Emerging Market (EM) governments have raised a total of $19 billion through bond sales since the beginning of the year, exceeding market expectations given Q4 of 2018’s sharp EM selloff. During the second week of 2019 Saudi Arabia issued bonds with a total value of $7.5 billion, as well as Columbia selling more of their dollar bond due 2029. Additional deals include issuances from the Philippines, Uruguay and Mexico. This level of activity brings to the light the case for investing in the EM bond market.
The positive sentiment EM debt markets opened to support a 3.1 percent rally of the iShares JPMorgan USD Emerging Market Bond ETF (exchange traded fund).
The increase in EM bond funds weekly flows between December 15th and January 16th suggests that last year’s EM selloff has factored in the correction, implying that the value of EM assets currently is more accurate, providing an ideal opportunity for investors to buy. Consequently, this provides a strong argument for investors to consider asset allocations within their portfolios with a greater weight on EM bonds.
EM debt securities’ attractive returns; market volatility; economic governance amongst developing economies; and movements in currencies are arguably the most significant factors for investors, when considering the impact of EM debt on overall portfolio returns.
The demand for EM debt securities is generally explained by the exceptionally low yields from developed market bonds (currently well below three percent), making the average six percent available on EM bonds a significantly more attractive investment. Additionally, developing market yields have not risen above pre-financial crisis levels given persistently low interest rate and the impact of quantitative easing in Europe. Thus, EM yields are clearly more attractive to investors than developed market yields, where interest rates are generally high across the developing economies, with the expectation that rates should continue on this level.
Carry traders’ current strategies are indicative of the potential in EM debt emphasised by the opportunity to achieve returns just below nine percent due to the seven-month low in currency volatility, reported by Bloomberg. The Fed’s outlook for less aggressive rate hikes combined with speculation of a U.S.-China trade deal means that carry traders are continuing with high yielding EM debt securities to increase returns. However, despite low EM volatility, this strategy will not necessarily hold when factoring movement in currency.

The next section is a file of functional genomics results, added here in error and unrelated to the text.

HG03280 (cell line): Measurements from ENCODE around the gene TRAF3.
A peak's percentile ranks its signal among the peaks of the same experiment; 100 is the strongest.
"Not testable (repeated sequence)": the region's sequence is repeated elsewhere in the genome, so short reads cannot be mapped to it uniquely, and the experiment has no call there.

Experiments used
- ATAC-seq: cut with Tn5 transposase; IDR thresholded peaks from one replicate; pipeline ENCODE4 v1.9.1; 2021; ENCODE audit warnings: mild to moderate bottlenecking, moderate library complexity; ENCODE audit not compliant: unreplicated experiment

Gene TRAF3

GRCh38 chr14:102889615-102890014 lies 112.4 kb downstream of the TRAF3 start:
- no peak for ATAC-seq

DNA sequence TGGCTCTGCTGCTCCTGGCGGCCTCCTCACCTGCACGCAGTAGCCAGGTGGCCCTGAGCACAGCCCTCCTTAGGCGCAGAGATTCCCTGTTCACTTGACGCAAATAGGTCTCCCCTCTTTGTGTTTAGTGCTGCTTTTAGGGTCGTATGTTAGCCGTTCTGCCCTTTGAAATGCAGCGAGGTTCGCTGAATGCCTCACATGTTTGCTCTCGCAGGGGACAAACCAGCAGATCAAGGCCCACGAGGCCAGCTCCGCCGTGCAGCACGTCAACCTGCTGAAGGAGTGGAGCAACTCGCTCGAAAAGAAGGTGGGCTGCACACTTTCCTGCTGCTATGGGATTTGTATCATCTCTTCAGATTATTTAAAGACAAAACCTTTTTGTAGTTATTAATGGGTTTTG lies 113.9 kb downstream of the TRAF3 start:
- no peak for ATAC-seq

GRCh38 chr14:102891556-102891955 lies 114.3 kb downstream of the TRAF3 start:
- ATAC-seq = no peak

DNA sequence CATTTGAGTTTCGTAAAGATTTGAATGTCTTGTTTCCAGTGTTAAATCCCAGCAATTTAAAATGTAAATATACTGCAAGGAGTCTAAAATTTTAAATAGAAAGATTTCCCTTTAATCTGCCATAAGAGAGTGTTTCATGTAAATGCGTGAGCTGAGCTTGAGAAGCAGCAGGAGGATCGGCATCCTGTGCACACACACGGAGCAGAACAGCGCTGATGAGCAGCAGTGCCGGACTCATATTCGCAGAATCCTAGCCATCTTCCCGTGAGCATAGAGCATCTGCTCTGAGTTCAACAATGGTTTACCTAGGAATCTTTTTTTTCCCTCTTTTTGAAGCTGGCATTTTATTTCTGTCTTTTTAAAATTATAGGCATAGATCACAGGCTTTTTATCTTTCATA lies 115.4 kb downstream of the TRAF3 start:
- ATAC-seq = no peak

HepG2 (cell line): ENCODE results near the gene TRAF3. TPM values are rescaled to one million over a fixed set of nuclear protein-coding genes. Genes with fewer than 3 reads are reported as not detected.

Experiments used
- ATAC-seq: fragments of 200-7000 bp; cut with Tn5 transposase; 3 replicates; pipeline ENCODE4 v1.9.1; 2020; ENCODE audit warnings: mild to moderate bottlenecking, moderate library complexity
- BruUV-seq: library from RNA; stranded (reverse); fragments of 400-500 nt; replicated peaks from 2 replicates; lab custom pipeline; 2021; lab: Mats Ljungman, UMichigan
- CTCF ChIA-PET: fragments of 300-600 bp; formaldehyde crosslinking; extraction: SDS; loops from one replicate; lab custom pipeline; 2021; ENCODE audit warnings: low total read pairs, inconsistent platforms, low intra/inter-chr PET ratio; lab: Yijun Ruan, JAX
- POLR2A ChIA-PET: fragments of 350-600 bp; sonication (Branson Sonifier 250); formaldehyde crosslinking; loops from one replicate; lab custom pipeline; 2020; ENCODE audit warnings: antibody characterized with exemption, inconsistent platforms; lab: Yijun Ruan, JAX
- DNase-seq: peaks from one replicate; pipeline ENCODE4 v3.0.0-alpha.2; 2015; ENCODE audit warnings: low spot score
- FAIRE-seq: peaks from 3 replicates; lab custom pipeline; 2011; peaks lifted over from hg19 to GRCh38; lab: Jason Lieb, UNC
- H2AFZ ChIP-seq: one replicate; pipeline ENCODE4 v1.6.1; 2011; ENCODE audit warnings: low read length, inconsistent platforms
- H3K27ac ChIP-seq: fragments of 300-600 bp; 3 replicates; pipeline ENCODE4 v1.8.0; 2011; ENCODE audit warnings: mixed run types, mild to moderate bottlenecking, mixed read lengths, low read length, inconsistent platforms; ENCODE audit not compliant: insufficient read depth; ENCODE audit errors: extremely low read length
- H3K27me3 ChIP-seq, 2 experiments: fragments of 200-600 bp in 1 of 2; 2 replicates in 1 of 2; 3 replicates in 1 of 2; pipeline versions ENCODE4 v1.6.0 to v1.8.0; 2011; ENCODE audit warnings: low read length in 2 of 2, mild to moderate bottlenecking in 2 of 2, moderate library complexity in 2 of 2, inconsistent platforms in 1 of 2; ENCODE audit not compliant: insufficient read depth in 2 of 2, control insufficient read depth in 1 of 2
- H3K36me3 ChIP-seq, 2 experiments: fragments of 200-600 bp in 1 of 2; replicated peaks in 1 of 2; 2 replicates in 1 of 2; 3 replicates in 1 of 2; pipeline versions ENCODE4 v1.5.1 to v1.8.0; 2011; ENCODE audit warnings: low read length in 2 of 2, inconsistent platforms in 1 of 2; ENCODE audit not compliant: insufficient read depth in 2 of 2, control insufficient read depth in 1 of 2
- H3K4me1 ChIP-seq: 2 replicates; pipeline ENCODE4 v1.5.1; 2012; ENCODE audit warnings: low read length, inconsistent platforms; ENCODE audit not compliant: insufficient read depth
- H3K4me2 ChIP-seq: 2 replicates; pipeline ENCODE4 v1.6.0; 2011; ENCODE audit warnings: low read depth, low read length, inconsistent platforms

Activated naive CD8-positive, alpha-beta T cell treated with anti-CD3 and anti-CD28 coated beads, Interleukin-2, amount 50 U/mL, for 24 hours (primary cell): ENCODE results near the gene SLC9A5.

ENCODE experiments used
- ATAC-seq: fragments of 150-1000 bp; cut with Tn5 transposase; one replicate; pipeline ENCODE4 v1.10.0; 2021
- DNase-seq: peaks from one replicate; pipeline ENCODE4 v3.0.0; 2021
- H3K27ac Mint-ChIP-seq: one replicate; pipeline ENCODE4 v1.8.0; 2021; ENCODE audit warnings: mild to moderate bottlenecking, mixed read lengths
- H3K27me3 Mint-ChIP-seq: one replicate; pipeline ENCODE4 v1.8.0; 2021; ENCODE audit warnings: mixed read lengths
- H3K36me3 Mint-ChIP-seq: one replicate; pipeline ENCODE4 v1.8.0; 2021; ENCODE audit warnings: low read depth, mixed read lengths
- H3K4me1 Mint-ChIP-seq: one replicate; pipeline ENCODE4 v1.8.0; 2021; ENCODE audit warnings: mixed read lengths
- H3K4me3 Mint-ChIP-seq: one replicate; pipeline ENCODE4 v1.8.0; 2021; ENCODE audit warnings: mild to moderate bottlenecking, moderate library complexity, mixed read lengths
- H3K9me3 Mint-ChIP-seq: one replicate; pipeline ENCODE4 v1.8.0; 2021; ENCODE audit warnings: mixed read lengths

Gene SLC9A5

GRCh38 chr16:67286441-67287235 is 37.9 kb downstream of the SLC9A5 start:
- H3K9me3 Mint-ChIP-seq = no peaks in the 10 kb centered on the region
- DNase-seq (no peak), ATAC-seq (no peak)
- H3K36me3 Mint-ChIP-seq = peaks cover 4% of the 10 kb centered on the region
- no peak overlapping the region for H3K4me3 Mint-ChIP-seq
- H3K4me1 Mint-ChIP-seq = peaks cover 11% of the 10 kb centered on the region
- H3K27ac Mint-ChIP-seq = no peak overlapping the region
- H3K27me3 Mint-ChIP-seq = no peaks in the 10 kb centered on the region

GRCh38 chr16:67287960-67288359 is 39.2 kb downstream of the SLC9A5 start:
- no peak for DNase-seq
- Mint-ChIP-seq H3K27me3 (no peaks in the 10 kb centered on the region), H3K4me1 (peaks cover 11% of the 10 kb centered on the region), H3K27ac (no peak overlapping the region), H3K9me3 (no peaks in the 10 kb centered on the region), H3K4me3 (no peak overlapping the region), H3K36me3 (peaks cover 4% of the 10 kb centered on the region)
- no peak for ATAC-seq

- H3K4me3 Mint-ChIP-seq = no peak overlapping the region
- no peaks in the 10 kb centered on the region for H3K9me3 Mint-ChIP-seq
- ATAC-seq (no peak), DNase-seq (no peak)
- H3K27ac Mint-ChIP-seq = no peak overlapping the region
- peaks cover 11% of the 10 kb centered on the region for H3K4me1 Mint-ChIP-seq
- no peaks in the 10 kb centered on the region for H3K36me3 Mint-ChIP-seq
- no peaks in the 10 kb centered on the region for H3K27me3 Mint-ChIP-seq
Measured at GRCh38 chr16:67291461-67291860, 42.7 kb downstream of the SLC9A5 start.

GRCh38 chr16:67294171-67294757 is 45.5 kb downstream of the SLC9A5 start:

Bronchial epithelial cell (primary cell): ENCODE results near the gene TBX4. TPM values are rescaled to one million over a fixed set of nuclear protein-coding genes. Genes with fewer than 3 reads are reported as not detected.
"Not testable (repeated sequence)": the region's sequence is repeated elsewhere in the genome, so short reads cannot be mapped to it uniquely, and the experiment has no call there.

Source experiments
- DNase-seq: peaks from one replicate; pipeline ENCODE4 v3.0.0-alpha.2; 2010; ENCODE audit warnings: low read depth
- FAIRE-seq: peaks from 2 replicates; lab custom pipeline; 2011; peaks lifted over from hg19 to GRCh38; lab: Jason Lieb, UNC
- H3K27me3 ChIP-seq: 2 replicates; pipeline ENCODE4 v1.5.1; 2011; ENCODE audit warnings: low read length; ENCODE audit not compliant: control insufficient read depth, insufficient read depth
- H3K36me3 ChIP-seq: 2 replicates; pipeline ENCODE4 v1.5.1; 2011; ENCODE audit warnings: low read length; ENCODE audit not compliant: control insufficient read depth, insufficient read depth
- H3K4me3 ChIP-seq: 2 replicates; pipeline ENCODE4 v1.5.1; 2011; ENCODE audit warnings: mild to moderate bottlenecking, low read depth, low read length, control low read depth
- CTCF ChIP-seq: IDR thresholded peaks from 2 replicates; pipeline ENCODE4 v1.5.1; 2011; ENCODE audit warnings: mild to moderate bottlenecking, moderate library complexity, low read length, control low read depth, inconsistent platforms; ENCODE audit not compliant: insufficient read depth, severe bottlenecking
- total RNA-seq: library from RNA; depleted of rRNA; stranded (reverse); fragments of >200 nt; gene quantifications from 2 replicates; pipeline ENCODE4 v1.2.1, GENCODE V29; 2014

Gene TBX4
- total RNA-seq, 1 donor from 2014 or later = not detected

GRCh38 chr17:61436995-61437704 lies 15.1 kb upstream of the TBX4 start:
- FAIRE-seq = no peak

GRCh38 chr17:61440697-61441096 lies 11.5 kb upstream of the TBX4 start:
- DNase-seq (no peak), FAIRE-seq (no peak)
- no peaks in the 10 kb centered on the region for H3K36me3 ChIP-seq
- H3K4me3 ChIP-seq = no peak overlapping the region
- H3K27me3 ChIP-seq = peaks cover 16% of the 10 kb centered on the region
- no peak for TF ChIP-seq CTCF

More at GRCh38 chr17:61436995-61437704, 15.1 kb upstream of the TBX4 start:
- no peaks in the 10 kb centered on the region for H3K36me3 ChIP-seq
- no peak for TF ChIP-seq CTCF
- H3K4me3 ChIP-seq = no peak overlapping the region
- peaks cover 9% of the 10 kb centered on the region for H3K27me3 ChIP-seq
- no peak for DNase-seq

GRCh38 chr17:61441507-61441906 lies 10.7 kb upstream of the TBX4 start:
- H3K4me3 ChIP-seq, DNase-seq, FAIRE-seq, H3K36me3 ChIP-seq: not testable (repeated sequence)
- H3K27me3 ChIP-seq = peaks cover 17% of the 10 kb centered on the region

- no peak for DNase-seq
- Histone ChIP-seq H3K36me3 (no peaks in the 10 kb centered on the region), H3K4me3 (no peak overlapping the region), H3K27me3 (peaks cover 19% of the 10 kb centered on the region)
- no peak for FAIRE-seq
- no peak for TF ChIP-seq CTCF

Over the long term, returns on EM debt are partly subject to currency volatility. Dollar rate hikes for instance can determine currency volatility in both the short and long term. It is important to note that currency volatility will have the greatest impact in the long term depending on whether currencies are priced correctly. Aberdeen Standard Investments have predicted an appreciation in EM currencies based on predictions that EM currencies are currently valued below their actual values. Therefore, assuming such an appreciation against the US dollar, EM bonds denominated in dollars will negatively impact investors’ total returns. As a result, investors are likely to closely monitor currency volatility, as the current factors determining the outlook on the EM bond market cannot consistently ensure high returns for dollar denominated bonds.
Nonetheless, EM debt is significantly more attractive than ever before due to fundamental changes in economic governance – partly in response to the experiences of the 1998 Asian Crisis. EM economies are mitigating the risks of situations as such by ensuring debt is being issued in more local currencies than the US dollar. Moreover, central banks now hold larger reserves in US dollars. Finally, the development of fiscal and monetary policy in EM economies signals to investors greater certainty and economic stability, which will continue to increase the attractiveness of EM debt securities.
Overall, the EM debt market exceeding expectations in the space of three weeks is indicative of the short-term impact from last year’s EM selloff, but also highlights the fundamentals that make EM bonds compelling in asset allocation strategies for the long term. Nonetheless, global political instability and slow growth forecasts – reinforced by the IMF cutting expectations for world economic expansion to the lowest level in three years – are all factors that must be carefully considered going into a bear market.